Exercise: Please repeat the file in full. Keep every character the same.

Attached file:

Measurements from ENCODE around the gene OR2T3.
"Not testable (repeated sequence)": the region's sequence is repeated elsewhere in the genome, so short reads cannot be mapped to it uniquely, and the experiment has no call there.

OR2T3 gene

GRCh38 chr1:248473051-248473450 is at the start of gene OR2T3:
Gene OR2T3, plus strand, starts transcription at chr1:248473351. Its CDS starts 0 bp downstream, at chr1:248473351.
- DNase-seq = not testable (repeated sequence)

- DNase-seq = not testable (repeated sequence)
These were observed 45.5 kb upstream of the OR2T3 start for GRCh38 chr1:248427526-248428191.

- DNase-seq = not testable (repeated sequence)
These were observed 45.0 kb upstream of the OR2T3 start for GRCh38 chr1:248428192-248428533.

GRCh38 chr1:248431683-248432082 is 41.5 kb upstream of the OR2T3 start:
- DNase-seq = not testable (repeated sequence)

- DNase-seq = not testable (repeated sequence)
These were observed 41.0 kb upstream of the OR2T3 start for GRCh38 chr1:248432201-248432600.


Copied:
Measurements from ENCODE around the gene OR2T3.
"Not testable (repeated sequence)": the region's sequence is repeated elsewhere in the genome, so short reads cannot be mapped to it uniquely, and the experiment has no call there.

OR2T3 gene

GRCh38 chr1:248473051-248473450 is at the start of gene OR2T3:
Gene OR2T3, plus strand, starts transcription at chr1:248473351. Its CDS starts 0 bp downstream, at chr1:248473351.
- DNase-seq = not testable (repeated sequence)

- DNase-seq = not testable (repeated sequence)
These were observed 45.5 kb upstream of the OR2T3 start for GRCh38 chr1:248427526-248428191.

- DNase-seq = not testable (repeated sequence)
These were observed 45.0 kb upstream of the OR2T3 start for GRCh38 chr1:248428192-248428533.

GRCh38 chr1:248431683-248432082 is 41.5 kb upstream of the OR2T3 start:
- DNase-seq = not testable (repeated sequence)

- DNase-seq = not testable (repeated sequence)
These were observed 41.0 kb upstream of the OR2T3 start for GRCh38 chr1:248432201-248432600.